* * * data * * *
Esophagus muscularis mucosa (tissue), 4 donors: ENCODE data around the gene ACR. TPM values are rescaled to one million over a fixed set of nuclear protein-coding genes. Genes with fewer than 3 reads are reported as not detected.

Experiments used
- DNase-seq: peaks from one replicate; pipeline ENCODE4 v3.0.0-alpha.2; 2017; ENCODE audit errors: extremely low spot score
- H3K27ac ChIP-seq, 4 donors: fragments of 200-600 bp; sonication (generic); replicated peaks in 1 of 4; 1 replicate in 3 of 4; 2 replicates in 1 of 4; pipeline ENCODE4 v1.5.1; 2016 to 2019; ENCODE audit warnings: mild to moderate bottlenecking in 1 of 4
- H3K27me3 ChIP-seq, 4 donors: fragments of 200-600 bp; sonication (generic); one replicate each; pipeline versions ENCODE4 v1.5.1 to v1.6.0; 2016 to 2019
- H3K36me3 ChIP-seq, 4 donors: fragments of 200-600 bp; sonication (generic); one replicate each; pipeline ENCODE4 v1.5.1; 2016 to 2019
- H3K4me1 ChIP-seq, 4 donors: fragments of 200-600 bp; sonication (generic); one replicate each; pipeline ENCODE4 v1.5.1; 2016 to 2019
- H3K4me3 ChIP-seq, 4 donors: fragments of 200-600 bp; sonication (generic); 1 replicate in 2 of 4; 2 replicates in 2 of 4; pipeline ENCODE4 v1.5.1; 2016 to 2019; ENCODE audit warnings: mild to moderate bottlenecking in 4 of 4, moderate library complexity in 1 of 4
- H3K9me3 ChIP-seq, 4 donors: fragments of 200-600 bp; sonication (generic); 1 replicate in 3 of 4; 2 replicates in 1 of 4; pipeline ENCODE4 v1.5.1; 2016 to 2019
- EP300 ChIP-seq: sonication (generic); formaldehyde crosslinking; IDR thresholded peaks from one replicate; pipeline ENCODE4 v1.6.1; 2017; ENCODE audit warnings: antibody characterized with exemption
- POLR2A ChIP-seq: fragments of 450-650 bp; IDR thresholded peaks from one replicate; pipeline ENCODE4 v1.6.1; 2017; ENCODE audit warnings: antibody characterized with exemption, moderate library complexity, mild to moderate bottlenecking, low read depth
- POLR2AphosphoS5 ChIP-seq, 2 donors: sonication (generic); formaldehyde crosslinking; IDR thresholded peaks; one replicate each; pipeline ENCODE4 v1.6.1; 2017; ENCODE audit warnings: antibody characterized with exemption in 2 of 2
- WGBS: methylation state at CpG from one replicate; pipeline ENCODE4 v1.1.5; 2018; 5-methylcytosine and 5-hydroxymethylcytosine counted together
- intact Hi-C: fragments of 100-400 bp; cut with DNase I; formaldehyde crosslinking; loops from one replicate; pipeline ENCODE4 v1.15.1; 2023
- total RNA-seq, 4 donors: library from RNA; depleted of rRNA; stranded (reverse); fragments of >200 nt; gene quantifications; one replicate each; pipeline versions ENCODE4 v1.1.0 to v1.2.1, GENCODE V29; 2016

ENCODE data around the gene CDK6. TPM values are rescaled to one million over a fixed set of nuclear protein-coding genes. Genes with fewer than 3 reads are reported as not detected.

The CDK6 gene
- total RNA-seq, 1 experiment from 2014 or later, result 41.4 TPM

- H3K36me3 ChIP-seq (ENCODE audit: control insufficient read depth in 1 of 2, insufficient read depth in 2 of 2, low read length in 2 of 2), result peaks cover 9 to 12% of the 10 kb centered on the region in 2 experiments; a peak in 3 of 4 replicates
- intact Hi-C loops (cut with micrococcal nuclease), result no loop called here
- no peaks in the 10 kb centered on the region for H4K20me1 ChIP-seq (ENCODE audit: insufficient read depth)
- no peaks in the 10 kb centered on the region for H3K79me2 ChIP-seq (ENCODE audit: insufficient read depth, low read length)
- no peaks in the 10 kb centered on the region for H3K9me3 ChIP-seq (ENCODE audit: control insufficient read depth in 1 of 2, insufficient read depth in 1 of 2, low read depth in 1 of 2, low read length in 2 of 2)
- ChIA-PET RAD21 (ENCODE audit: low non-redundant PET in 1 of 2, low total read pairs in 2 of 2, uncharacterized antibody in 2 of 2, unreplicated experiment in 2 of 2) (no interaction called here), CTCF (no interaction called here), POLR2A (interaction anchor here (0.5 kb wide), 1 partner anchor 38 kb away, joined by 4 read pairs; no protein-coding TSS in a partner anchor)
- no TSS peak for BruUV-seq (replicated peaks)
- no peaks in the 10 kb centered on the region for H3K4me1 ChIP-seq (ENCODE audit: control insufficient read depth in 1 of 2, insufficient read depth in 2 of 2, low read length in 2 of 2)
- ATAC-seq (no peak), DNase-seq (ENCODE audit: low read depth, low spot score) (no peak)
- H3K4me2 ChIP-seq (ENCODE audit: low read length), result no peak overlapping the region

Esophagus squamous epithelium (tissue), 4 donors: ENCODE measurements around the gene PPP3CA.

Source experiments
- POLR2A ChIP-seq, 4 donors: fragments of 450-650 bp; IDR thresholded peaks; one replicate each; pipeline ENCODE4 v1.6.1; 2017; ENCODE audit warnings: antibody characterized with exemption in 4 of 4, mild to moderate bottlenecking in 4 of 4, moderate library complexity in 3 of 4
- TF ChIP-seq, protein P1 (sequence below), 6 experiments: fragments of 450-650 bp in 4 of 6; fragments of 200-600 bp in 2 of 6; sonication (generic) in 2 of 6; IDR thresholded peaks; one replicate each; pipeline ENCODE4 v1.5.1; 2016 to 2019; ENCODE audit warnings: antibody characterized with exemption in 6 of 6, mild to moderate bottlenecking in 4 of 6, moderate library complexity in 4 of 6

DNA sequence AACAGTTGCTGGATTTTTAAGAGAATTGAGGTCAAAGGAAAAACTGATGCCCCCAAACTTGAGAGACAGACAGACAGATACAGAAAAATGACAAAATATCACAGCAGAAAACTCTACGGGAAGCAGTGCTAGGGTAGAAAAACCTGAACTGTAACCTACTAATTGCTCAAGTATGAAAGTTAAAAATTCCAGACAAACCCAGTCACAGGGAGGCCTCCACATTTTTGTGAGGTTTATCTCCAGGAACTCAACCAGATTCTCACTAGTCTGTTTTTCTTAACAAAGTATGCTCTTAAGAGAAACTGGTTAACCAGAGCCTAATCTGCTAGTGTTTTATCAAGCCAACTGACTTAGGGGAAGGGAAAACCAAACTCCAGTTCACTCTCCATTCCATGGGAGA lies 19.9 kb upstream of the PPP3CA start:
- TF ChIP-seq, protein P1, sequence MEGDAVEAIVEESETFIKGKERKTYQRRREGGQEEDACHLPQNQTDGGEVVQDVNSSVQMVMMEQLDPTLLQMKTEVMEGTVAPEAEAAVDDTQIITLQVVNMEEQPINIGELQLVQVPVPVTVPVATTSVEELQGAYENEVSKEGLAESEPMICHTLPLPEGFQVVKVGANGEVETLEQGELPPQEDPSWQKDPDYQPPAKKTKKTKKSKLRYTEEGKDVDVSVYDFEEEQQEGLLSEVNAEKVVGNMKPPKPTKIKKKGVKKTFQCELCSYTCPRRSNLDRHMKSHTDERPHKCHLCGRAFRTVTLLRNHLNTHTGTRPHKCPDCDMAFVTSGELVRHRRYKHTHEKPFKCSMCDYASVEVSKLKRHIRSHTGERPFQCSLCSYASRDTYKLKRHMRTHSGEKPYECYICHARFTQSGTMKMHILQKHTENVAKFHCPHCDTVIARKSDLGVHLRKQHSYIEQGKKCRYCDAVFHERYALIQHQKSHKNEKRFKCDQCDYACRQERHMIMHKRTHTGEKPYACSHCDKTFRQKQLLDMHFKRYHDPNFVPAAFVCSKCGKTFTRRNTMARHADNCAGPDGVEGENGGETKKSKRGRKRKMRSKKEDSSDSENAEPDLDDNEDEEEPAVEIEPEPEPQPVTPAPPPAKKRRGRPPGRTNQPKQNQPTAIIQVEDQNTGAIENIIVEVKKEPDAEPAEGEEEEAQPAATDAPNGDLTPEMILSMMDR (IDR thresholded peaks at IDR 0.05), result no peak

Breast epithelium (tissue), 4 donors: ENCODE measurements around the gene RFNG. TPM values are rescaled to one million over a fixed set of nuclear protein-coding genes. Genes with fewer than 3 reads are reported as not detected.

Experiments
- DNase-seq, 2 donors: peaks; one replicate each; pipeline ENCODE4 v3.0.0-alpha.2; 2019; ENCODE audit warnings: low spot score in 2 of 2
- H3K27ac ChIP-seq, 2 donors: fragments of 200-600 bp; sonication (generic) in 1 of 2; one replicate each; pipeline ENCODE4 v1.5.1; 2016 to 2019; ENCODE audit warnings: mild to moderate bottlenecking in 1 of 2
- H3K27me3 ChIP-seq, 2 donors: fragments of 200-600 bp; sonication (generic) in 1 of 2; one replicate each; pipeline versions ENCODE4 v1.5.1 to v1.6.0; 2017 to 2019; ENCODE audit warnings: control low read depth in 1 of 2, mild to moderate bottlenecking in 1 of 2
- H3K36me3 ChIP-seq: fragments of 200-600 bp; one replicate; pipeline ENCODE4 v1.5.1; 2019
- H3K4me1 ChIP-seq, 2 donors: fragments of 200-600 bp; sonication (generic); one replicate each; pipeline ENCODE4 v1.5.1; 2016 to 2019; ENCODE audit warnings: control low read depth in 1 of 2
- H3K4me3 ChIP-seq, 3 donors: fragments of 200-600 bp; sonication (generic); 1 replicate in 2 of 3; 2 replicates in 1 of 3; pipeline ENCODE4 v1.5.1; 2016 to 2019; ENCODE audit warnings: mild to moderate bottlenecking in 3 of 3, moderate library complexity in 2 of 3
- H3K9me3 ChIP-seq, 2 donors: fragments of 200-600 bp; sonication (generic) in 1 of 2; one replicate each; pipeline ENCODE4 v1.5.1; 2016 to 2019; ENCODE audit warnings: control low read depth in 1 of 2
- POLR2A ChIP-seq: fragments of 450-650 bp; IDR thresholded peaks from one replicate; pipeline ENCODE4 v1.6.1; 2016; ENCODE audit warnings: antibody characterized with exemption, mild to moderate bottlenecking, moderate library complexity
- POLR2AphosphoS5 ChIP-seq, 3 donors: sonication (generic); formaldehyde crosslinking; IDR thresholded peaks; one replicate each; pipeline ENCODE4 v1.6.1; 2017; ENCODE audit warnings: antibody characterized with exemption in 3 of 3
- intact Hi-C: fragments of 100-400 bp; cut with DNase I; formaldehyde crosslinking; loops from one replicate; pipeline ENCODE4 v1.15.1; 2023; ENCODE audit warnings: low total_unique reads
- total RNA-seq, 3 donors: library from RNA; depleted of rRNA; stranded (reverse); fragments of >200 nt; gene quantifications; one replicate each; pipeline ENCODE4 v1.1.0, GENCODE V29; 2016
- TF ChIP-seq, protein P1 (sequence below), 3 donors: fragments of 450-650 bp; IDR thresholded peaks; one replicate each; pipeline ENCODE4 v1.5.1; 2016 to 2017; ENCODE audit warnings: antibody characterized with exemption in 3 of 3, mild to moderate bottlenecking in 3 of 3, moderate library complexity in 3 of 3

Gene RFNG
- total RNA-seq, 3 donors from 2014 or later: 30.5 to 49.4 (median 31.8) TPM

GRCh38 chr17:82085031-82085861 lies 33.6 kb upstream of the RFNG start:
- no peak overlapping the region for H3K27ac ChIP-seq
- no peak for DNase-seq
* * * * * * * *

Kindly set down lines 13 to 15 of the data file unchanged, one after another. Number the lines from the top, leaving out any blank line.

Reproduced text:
- WGBS: methylation state at CpG from one replicate; pipeline ENCODE4 v1.1.5; 2018; 5-methylcytosine and 5-hydroxymethylcytosine counted together
- intact Hi-C: fragments of 100-400 bp; cut with DNase I; formaldehyde crosslinking; loops from one replicate; pipeline ENCODE4 v1.15.1; 2023
- total RNA-seq, 4 donors: library from RNA; depleted of rRNA; stranded (reverse); fragments of >200 nt; gene quantifications; one replicate each; pipeline versions ENCODE4 v1.1.0 to v1.2.1, GENCODE V29; 2016